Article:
UI Extensibility of System Center Virtual Machine Manager, Compared with vSphere
To my curiosity, I attended the session “Building UI Add-ins for System Center 2012 SP1 Virtual Machine Manager” by Jonobie Ford, who is the program manager of the add-in SDK. As you may know, I wrote several docs on vSphere Client plug-in and helped many partners to develop their plug-ins during my days at VMware.
It turned out the extensibility story of System Center Virtual Machine Manager (SCVMM) is pretty similar to what vSphere had before. Note that the terminology used in vSphere is plugin instead of add-in in Virtual Machine Manager. They are essentially the same. The new vSphere Web Client has some thing for similar purpose but quite different plug-in architecture.
Lost VMs or Containers? Too Many Consoles? Too Slow GUI? Time to learn how to "Google" and manage your VMware and clouds in a fast and secure HTML5 App.
Two Types of Add-ins: XML and Code
There are two types of add-ins for SCVMM: XML based and code based. The XML based is, as its name suggests, using XML to specify an extension point on the GUI as ribbon icon or context menu with a Web link. Upon clicked, a Web page is opened in a browser. You can think of it as a quick shortcut for convenience. There is no context being passed to the Web server behind the URL as with vSphere Client Plug-in. Because of this limitation, it does not make sense to associate a link with certain entities like hosts, virtual machines, because the server has no way to figure out what the entity is and display customized content.
The code based add-in is much more powerful. You would need to use Visual Studio to write code there – basically fill in the logics into pre-defined interfaces. Microsoft has provided a Visual Studio template that guides you to create a new add-in project. It seems pretty straight forward and easy to follow.
After a new project created, you can implement three types of interfaces:
- add-in lifecycle related, like OnLoad() and OnUnload();
- Action add-ins related, like PerformAction(), CheckIfEnabledFor();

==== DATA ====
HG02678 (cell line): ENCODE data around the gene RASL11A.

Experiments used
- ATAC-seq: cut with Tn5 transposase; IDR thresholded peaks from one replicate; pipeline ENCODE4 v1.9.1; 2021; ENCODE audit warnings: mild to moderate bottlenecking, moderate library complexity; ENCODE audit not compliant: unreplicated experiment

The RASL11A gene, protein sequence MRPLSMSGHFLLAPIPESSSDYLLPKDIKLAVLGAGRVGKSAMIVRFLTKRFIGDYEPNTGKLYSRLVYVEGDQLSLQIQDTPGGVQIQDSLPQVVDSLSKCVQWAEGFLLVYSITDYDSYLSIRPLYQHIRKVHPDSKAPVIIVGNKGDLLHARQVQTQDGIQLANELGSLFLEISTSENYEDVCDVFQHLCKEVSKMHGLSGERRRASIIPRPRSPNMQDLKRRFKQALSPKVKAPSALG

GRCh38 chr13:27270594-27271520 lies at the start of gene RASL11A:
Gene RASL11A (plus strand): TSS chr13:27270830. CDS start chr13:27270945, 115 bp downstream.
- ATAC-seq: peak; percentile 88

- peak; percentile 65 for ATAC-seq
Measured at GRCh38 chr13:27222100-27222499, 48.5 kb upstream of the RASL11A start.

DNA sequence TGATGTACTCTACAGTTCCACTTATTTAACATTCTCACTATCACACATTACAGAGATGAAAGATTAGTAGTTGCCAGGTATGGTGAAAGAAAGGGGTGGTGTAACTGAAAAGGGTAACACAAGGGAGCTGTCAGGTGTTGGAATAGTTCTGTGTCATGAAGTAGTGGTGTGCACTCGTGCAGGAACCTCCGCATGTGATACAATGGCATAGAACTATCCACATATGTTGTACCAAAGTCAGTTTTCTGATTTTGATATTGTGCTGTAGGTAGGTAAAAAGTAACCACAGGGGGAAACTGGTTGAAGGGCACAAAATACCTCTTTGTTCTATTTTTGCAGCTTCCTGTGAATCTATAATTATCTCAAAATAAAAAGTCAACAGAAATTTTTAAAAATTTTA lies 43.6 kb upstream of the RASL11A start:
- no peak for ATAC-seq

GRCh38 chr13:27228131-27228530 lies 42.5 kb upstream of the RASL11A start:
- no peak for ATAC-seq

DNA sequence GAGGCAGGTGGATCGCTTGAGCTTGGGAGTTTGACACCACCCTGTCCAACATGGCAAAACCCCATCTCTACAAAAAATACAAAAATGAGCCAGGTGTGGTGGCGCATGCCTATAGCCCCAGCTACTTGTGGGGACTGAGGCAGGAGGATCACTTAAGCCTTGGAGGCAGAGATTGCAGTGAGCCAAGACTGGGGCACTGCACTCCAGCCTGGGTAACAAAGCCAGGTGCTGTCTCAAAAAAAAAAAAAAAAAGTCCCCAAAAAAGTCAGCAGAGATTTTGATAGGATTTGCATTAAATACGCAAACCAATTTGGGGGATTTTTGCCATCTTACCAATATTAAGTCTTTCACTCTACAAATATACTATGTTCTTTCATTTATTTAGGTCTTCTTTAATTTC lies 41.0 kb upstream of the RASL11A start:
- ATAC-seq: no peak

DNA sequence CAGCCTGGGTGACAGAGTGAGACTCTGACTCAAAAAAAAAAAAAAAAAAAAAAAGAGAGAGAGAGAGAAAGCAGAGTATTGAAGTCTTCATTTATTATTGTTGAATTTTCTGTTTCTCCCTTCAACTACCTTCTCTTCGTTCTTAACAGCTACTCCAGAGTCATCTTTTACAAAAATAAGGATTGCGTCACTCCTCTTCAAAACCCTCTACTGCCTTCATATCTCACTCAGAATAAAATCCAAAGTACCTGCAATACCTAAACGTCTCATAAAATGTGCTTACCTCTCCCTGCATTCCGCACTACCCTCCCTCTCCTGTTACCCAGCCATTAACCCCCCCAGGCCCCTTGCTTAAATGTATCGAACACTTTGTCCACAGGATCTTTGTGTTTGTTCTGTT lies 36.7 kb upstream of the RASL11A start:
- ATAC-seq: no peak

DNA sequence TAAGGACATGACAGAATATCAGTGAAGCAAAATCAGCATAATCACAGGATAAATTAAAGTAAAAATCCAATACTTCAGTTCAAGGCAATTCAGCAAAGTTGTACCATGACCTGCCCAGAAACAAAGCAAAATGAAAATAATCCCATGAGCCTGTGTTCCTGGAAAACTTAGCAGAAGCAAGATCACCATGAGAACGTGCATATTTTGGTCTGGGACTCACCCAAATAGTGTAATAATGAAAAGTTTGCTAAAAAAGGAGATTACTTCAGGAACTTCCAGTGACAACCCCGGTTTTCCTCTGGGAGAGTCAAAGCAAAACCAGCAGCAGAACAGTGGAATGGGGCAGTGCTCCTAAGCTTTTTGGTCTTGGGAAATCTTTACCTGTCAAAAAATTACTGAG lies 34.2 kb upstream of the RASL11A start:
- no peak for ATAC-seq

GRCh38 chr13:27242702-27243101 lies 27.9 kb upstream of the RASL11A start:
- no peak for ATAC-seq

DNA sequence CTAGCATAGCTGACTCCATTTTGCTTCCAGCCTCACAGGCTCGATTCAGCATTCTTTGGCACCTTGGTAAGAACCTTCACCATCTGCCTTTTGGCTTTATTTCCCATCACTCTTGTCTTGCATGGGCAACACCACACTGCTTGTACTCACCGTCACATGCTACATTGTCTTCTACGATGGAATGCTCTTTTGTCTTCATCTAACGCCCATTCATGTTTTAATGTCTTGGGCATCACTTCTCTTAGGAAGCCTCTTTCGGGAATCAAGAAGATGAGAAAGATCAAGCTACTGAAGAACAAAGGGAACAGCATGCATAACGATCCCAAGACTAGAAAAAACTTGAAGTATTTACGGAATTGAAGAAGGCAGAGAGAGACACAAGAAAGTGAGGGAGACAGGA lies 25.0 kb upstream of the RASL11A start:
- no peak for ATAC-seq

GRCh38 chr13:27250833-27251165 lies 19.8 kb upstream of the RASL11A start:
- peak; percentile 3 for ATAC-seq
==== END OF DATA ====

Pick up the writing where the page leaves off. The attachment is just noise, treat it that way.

- View add-ins related, like CreateViewControl(), SetCurrentScope(), OnShow(), and OnHide().
The interface names explain all except the SetCurrentScope() which is used to pass on context to your add-in code. With the context object passed in from the SCVMM, you can use PowerShell Cmdlets to get more information about the particular object. As this is called by every switching of selection of your object, you want to keep your code simple and fast so that it won’t slow down the whole SCVMM GUI. If certain add-ins slows things down, they can be disabled.
Going beyond the interfaces to implement, you have other application code to write. For example, if you have complicated views for your GUI, you will have more code or XAML to work on. That is not related to add-in and you can find tons of information from MSDN.
Jonobie did a great job in explaining how the add-in works and how to write one with a quick demo. After the session, I think I can start to write an add-in if I have an environment in front of me now.
Packaging and Installation
Here comes the big difference between vSphere and SCVMM. In vSphere, a plug-in has to be registered via vSphere API. Once registered once, the plug-in is available to every user. With SCVMM, the add-in has to be installed by each SCVMM client (probably per user account). It’s quite easy though – just click on the “Import Console Add-in” and point to the .zip file. Behind the scene, the SCVMM place the directory under a pre-defined directory for it to load each time it starts up. The reason I guess the add-in is per user account is because I saw the user name is actually included as part of that directory path.
Packaging wise, the add-ins are zipped into one single file which includes a mandatory Manifest.xml file and optionally the icon files and related complied code (I assume .dll files).
Compared with VMware vSphere, the vendors who have developed SCVMM add-ins are limited. I heard add-ins for Cisco UCS, HP Virtual Connect, NetApp from the presentation. With the easy-to-use SDK, I assume more vendors will develop add-ins to the SCVMM GUI.
If you are interested to know more, you can check out the presentation with more resources: http://channel9.msdn.com/Events/MMS/2013/IM-B203. The video and slides should be included there free of charge.